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As debut year ends, Nice Ride is cruisin'; Bike-sharing to be back for next two years

BEMIDJI -- During its inaugural season that ends Wednesday, the Bemidji Nice Ride bikeshare program saw participation numbers that were, well, pretty nice.

Director Melinda Neville said Friday there were more than 1,000 rides on those ubiquitous orange bikes that popped up all around Bemidji this past spring.

"The interest, enthusiasm and commitment of local leaders, our partners at the locations, and the community at large is wonderful," Neville said.

Bemidji was the first Greater Minnesota city chosen for the program by Nice Ride Minnesota, which operates the bike-sharing program in the Twin Cities.

Usage increased every week through mid-September.

The most popular station was at the Hampton Inn and Suites, near the Sanford Center on the south shore of Lake Bemidji. The 24-hour station accounted for about a third of all rides, Neville said.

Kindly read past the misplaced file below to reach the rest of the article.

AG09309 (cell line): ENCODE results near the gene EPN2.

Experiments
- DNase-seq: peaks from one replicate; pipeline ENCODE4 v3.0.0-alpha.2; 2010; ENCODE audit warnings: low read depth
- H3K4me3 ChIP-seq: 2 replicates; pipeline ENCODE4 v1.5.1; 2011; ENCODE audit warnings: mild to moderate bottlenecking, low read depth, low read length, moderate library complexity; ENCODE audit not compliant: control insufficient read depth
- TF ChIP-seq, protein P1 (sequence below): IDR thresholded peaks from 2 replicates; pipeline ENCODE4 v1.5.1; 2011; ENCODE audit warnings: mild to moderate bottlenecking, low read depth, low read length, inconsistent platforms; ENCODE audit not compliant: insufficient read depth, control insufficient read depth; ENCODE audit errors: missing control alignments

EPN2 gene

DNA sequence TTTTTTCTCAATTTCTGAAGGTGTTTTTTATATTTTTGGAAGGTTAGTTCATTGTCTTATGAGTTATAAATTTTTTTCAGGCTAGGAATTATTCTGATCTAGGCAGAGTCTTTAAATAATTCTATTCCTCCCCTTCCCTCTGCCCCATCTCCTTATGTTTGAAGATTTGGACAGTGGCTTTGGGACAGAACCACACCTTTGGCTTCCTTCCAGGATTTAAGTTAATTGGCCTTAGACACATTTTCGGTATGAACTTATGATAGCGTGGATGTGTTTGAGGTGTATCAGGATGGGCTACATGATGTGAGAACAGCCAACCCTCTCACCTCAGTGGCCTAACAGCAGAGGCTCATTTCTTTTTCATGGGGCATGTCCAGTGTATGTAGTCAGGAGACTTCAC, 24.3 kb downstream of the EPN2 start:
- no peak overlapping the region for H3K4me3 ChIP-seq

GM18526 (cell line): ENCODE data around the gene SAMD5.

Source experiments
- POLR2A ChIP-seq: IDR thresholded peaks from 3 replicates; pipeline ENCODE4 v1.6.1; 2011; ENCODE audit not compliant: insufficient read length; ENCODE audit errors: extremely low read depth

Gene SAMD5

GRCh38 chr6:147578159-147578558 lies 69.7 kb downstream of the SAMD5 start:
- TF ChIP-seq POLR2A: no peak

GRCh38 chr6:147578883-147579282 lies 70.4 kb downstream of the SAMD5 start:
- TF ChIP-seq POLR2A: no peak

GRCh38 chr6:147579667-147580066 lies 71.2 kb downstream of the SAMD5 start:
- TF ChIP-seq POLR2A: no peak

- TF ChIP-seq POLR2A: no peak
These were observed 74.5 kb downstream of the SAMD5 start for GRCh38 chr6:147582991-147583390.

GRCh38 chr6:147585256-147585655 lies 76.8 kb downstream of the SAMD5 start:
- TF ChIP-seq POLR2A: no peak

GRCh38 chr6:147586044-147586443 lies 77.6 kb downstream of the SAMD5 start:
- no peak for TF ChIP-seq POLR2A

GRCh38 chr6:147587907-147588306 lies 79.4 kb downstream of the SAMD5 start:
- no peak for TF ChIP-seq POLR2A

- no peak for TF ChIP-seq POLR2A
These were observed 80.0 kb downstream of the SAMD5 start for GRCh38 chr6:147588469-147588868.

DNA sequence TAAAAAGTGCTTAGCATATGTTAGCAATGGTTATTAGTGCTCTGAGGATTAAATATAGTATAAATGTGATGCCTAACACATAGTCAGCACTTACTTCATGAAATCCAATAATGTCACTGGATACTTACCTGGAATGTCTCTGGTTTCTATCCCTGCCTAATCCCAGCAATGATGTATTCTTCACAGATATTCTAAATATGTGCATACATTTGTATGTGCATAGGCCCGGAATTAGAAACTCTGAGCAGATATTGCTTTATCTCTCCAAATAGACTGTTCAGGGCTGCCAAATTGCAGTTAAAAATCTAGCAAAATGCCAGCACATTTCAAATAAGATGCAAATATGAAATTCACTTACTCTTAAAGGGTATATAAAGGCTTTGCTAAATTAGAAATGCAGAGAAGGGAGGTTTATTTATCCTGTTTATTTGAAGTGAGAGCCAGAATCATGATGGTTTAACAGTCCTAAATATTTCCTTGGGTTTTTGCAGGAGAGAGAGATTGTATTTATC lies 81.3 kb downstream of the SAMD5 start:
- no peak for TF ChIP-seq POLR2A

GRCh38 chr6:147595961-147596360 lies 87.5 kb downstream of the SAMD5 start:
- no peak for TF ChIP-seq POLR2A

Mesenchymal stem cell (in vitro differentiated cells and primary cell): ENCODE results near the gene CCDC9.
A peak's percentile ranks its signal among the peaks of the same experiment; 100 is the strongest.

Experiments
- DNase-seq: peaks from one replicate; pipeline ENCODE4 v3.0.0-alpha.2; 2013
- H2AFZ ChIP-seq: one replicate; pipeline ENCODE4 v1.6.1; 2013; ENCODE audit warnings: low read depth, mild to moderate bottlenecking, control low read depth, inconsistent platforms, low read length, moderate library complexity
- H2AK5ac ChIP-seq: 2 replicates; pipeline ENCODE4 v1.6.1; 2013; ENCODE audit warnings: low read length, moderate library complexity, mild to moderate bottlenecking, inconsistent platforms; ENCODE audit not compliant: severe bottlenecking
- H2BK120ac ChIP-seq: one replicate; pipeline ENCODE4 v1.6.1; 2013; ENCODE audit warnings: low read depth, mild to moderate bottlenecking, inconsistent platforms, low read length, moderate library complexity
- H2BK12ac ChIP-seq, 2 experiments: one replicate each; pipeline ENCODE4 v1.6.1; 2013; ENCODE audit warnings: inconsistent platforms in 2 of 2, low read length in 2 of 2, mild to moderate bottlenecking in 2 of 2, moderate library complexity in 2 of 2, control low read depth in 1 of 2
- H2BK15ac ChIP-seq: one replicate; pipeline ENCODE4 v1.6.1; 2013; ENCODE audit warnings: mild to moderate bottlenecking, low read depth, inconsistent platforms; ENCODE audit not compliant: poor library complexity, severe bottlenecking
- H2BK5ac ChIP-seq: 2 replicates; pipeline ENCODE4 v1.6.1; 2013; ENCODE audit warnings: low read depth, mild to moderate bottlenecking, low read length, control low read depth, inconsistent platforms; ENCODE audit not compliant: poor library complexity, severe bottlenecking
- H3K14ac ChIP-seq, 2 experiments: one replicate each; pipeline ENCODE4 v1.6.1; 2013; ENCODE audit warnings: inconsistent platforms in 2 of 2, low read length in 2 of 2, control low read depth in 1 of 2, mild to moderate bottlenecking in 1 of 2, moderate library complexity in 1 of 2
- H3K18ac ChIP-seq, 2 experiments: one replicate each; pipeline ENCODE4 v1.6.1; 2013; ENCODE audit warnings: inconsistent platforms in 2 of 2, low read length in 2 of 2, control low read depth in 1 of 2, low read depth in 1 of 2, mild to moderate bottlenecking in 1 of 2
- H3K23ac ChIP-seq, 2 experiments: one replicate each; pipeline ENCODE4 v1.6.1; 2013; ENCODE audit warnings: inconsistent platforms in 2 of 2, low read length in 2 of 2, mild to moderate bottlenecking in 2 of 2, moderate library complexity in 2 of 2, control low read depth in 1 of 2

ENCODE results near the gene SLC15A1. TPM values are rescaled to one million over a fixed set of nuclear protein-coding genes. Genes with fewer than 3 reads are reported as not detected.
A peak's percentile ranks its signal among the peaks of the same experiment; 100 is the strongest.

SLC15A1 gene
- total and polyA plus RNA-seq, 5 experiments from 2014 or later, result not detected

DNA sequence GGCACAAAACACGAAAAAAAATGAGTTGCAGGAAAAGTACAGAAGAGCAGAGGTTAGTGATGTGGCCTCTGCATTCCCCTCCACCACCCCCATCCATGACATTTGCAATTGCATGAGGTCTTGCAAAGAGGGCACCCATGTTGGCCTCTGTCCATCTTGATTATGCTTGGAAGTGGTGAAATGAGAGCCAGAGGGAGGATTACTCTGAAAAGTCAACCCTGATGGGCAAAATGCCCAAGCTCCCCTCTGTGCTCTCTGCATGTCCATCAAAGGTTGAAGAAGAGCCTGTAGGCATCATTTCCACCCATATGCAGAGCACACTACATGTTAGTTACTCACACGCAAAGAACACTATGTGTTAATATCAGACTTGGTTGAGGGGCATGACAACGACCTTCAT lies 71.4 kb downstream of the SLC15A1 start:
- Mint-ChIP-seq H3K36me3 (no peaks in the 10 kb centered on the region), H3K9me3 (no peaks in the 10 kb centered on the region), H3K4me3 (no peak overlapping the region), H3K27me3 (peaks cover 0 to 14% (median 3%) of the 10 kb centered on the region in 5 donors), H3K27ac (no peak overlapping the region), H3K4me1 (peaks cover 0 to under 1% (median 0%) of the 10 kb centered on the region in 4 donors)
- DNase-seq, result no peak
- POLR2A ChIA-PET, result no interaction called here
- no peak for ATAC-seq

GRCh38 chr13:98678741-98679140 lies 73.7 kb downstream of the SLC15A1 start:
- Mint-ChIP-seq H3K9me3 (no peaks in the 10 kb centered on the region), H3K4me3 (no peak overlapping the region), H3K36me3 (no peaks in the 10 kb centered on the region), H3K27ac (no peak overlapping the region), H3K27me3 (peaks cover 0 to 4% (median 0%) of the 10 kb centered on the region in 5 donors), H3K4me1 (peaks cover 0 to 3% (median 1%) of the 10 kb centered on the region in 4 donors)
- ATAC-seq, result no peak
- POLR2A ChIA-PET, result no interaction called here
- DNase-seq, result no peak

Although the system is designed around paid rentals, about two thirds of all rides were free, Neville said.

"The Statewide Health Improvement Program funded the Ride Bemidji program that gave local residents up to two free hours during the week this summer, and all of our promotional and social rides were also free," she said.

Although sponsor BlueCross BlueShield has committed to fund the program for a further two years, the eventual goal is for Nice Ride Bemidji to be able to pay for itself, Neville said.

Nice Ride also received support from the Neilson Foundation and BSU, she said.

Neville also has high hopes for the participation numbers.

"I think it's easily achievable for us to double our numbers, maybe even triple them," she said.

There are are several new strategies in the works, Neville said.

"We are looking at the potential for long term rentals for locals, adding more social programs (Birding by Bike, for example, in partnership with the local Audubon chapter), and we're reevaluating our station locations to better serve Bemidji residents," she said.

Zach Kayser
Zach Kayser covers local government and city issues for the Pioneer. He previously worked for the Wadena Pioneer Journal, and is an alumni of the University of Minnesota, Morris. 
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